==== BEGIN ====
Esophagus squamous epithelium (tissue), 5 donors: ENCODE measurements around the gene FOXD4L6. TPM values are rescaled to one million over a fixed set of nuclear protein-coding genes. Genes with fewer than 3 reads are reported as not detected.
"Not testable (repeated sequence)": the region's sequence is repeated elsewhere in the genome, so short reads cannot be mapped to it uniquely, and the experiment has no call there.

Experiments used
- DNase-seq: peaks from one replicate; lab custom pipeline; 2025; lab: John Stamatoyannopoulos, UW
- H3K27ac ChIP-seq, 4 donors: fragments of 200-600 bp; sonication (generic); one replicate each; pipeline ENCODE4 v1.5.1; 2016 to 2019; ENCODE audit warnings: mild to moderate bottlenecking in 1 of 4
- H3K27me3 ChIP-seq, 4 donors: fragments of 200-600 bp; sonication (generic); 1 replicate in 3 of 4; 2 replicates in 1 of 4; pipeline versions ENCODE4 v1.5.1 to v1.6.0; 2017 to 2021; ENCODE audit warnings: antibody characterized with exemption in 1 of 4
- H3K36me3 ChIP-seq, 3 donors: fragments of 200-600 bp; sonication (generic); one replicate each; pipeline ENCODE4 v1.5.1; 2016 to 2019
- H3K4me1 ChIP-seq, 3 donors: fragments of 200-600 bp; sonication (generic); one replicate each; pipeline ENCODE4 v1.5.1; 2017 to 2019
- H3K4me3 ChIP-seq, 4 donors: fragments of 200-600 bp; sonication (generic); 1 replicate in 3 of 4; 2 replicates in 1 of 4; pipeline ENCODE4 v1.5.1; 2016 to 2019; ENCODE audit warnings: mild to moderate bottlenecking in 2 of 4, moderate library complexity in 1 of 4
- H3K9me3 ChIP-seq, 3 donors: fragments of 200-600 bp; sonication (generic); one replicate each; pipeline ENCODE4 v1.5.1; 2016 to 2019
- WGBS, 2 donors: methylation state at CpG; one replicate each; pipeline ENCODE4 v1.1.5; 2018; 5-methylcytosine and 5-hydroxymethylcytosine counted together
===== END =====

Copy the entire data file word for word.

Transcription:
Esophagus squamous epithelium (tissue), 5 donors: ENCODE measurements around the gene FOXD4L6. TPM values are rescaled to one million over a fixed set of nuclear protein-coding genes. Genes with fewer than 3 reads are reported as not detected.
"Not testable (repeated sequence)": the region's sequence is repeated elsewhere in the genome, so short reads cannot be mapped to it uniquely, and the experiment has no call there.

Experiments used
- DNase-seq: peaks from one replicate; lab custom pipeline; 2025; lab: John Stamatoyannopoulos, UW
- H3K27ac ChIP-seq, 4 donors: fragments of 200-600 bp; sonication (generic); one replicate each; pipeline ENCODE4 v1.5.1; 2016 to 2019; ENCODE audit warnings: mild to moderate bottlenecking in 1 of 4
- H3K27me3 ChIP-seq, 4 donors: fragments of 200-600 bp; sonication (generic); 1 replicate in 3 of 4; 2 replicates in 1 of 4; pipeline versions ENCODE4 v1.5.1 to v1.6.0; 2017 to 2021; ENCODE audit warnings: antibody characterized with exemption in 1 of 4
- H3K36me3 ChIP-seq, 3 donors: fragments of 200-600 bp; sonication (generic); one replicate each; pipeline ENCODE4 v1.5.1; 2016 to 2019
- H3K4me1 ChIP-seq, 3 donors: fragments of 200-600 bp; sonication (generic); one replicate each; pipeline ENCODE4 v1.5.1; 2017 to 2019
- H3K4me3 ChIP-seq, 4 donors: fragments of 200-600 bp; sonication (generic); 1 replicate in 3 of 4; 2 replicates in 1 of 4; pipeline ENCODE4 v1.5.1; 2016 to 2019; ENCODE audit warnings: mild to moderate bottlenecking in 2 of 4, moderate library complexity in 1 of 4
- H3K9me3 ChIP-seq, 3 donors: fragments of 200-600 bp; sonication (generic); one replicate each; pipeline ENCODE4 v1.5.1; 2016 to 2019
- WGBS, 2 donors: methylation state at CpG; one replicate each; pipeline ENCODE4 v1.1.5; 2018; 5-methylcytosine and 5-hydroxymethylcytosine counted together